Journal of Business Ethics

, Volume 31, Issue 2, pp 165–173 | Cite as

Mediation as an Ethical Adjunct of Stakeholder Theory

  • Marc Lampe

Abstract

A driving force behind the evolution of the stakeholder concept is the potential of negative outcomes for an organization as the result of conflict between that organization and its stakeholders. Where conflict does arise between an organization and stakeholder how might it be resolved in a manner compatible with stakeholder theory? Applying feminist ethical theory as a theoretical basis for stakeholder theory, mediation provides an appropriate process for resolving such disputes in comparison to traditional adversarial strategies. This paper discusses the attributes of mediation, and its potential benefits as a method to resolve disputes between businesses and their stakeholders.

alternative dispute resolution business business ethics business and society ethics mediation social responsibility stakeholders stakeholder theory strategic management 

References

  1. Brett, J. M. and S. B. Goldberg: 1983, ‘Grievance Mediation in the Coal Industry: A Field Experiment’, Industrial and Labor Relations Review 37(1), 49-69.Google Scholar
  2. Burton, B. K. and C. P. Dunn: 1996, ‘Feminist Ethics as Moral Grounding for Stakeholder Theory’, Business Ethics Quarterly 6(2), 133-148.Google Scholar
  3. Conti, A. J.: 1985, ‘Mediation of Work-Place Disputes: A Prescription for Organizational Health’, Employee Relations Law Journal 11, 291-310.Google Scholar
  4. Davis, A. M.: 1989, ‘The Logic Behind the Magic of Mediation’, Negotiation Journal 5, 17-24.Google Scholar
  5. Donaldson, T. and L. E. Preston: 1995, ‘The Stakeholder Theory of the Corporation: Concepts, Evidence, and Implications’, Academy of Management Review 20(1), 65-91.Google Scholar
  6. Folberg, J. and A. Taylor: 1984, Mediation: A Comprehensive Guide to Resolving Conflicts Without Litigation (Jossey-Bass, San Francisco).Google Scholar
  7. Freeman, R. E.: 1984, Strategic Management: A Stakeholder Approach (Pitman, Boston).Google Scholar
  8. Freeman, R. E. and D. R. Gilbert: 1988, Corporate Strategy and the Search for Ethics (Prentice-Hall, Edgewood Cliffs, NJ).Google Scholar
  9. Freeman, R. E. and J. Liedtka: 1991, ‘Corporate Social Responsibility: A Critical Approach’, Business Horizons 34, 92-98.Google Scholar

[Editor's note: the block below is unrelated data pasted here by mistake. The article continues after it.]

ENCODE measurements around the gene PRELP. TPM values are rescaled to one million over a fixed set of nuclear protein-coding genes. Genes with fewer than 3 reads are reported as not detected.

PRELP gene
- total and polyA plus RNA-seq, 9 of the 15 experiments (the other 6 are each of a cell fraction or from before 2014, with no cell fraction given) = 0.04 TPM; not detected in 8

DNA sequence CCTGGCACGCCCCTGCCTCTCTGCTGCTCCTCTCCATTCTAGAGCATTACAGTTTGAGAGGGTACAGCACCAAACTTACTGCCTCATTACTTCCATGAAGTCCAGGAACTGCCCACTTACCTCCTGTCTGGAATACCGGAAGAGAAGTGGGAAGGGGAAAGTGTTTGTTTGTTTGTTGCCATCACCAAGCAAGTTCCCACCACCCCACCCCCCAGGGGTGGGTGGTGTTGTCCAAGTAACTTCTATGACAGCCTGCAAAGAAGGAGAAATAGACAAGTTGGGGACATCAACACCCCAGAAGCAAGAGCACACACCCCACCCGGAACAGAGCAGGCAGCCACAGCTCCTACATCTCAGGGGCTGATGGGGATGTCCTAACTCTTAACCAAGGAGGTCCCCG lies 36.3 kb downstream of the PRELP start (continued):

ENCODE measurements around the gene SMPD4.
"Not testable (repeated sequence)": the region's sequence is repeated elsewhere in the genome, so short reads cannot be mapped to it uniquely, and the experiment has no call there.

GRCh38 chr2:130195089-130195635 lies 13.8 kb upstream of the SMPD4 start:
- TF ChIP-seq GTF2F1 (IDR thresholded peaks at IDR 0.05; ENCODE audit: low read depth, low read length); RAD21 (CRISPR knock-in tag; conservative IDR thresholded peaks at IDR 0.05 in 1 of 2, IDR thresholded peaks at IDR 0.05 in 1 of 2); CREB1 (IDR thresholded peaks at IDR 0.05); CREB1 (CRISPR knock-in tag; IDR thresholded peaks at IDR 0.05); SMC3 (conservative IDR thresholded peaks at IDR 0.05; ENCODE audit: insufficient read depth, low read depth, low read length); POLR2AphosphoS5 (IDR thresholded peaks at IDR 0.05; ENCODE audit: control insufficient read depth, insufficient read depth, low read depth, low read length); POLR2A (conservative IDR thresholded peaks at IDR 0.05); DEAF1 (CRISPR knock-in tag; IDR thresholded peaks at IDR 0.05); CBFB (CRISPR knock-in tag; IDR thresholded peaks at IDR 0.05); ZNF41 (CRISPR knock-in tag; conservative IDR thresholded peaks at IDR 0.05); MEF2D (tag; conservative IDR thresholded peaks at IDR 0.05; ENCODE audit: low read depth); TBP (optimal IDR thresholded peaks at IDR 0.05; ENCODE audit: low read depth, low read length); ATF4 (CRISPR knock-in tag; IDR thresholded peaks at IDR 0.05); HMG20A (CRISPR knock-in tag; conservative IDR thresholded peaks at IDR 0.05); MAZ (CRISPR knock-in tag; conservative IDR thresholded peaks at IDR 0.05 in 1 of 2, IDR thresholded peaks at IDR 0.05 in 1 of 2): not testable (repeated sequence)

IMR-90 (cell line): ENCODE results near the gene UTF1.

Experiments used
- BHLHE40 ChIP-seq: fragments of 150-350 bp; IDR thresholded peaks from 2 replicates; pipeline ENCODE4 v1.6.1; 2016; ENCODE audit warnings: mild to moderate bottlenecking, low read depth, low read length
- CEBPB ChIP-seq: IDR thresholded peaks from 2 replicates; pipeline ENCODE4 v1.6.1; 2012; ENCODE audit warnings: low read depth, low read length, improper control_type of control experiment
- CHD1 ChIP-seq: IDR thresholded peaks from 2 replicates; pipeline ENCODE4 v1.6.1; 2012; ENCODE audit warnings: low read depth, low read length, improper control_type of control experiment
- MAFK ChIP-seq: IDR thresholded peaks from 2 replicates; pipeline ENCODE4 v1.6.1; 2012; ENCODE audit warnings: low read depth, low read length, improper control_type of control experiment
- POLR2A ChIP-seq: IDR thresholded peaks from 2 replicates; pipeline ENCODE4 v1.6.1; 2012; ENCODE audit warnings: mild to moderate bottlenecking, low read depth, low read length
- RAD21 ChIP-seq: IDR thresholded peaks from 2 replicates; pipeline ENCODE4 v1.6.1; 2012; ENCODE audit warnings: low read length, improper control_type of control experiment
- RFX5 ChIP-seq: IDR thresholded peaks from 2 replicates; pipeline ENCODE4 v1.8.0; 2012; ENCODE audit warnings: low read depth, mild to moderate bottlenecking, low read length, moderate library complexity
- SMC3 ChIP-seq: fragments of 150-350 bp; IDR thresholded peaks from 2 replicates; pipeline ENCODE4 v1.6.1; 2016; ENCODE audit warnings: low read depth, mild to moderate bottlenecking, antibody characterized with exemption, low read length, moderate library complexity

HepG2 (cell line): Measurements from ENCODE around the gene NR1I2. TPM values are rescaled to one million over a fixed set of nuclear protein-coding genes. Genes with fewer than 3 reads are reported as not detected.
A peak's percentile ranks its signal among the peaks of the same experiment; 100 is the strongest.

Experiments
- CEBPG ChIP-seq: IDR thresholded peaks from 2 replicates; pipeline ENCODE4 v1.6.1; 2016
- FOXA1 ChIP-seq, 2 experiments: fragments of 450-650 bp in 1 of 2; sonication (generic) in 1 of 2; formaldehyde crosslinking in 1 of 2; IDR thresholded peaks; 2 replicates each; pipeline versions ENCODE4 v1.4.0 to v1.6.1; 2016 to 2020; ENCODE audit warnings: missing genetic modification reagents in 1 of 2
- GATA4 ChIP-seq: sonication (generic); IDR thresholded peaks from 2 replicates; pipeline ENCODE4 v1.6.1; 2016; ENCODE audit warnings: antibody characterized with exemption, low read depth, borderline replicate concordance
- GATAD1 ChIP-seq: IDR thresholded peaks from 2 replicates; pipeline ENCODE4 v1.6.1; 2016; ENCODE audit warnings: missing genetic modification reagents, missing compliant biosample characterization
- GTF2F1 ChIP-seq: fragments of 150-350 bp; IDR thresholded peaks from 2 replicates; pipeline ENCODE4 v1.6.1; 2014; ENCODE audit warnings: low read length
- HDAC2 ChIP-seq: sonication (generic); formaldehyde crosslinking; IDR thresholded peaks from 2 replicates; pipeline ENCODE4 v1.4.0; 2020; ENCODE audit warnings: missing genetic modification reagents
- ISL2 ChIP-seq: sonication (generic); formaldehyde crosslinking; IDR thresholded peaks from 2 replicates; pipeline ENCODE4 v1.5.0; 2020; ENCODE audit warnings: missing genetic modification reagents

10. Gilligan, C.: 1993, In a Different Voice (Harvard University Press, Cambridge, MA).Google Scholar
  11. Grillo, T.: 1991, ‘The Mediation Alternative: Process Dangers for Women’, Yale Law Journal 100, 1545-1610.Google Scholar
  12. Harlan, C.: 1988, ‘Lawyers Find it Difficult to Break Up Partnerships’, Wall Street Journal (October 6), B1, B7.Google Scholar
  13. Henderson, D. A.: 1996, ‘Mediation Success: An Empirical Analysis’, Ohio State Journal on Dispute Resolution 11(1), 105-147.Google Scholar
  14. Kohlberg, L.: 1969, ‘Stage and Sequence: The Cognitive-Developmental Approach to Socialization’, in D. Goslin (ed.), Handbook of Socialization Theory and Research (Rand McNally, New York).Google Scholar
  15. Lampe, M.: 1991, ‘San Diego Mediation Center: A Valuable Resource for the Legal Community’, Dicta 38, 11-13.Google Scholar
  16. Lampe, M. and S. R. Ellis: 1995, ‘Resolving Small Business Disputes Through Mediation’, Journal of Small Business Strategy 6(2), 85-96.Google Scholar
  17. Matz, D. E.: 1987, ‘Why Disputes Don't Go to Mediation’, Mediation Quarterly 17, 3-9.Google Scholar
  18. McCoy, T. R.: 1992, ‘The Whys and Ways of Mediation’, Business Law Today 2, 22-26.Google Scholar
  19. McEwen, C. A. and R. J. Maiman: 1981, ‘Small Claims Mediation in Maine: An Empirical Assessment’, Maine Law Review 33, 237-268.Google Scholar
  20. Menkel-Meadow, C.: 1985, ‘Portia in a Different Voice: Speculations on a Women's Lawyering Process’, Berkeley Women's Law Journal 1(1), 39-63.Google Scholar
  21. Merton, R. K.: 1968, Social Theory and Social Structure (Macmillan, New York).Google Scholar
  22. Pearson, J.: 1982, ‘An Evaluation of Alternatives to Court Adjudication’, Justice System Journal 7, 420-444.Google Scholar
  23. Pearson, J. and N. Thoennes: 1984, ‘Mediating and Litigating Custody Disputes: A Longitudinal Evaluation’, Family Law Quarterly 4, 497-524.Google Scholar
  24. Pearson, J. and N. Thoennes: 1985, ‘Divorce Mediation: Overview of Research Results’, Columbia Journal of Law and Social Problems 19, 451-484.Google Scholar
  25. Pfeffer, J. and G. R. Salancik: 1978, The External Control of Organizations: A Resource Dependence Perspective (Harper & Row, New York).Google Scholar
  26. Pollock, E. J.: 1993, ‘Mediation Firms Alter the Legal Landscape’, Wall Street Journal (March 22), B1-B2.Google Scholar
  27. Sigler, J. C.: 1987, ‘Mediation of Grievances: An Alternative to Arbitration’, Employee Relations Law Journal 13, 266-286.Google Scholar
  28. Solomon, L. D. and J. S. Solomon: 1987, ‘Using Alternative Dispute Resolution Techniques to Settle Conflicts Among Shareholders of Closely Held Corporations’, Wake Forest Law Review 22, 105-126.Google Scholar
  29. Solove, R. L.: 1986, ‘Alternative Means to Resolve Corporate Disputes: A Survey’, Commercial Law Journal 91, 133-140.Google Scholar
  30. Wicks, A. C., D. R. Gilbert and R. E. Freeman: 1994, ‘A Feminist Reinterpretation of the Stakeholder Concept’, Business Ethics Quarterly 4(4), 475-497.Google Scholar

Copyright information

© Kluwer Academic Publishers 2001

Authors and Affiliations

  • Marc Lampe
    • 1
  1. 1.University of San Diego, School of Business AdministrationSan DiegoU.S.A.

Personalised recommendations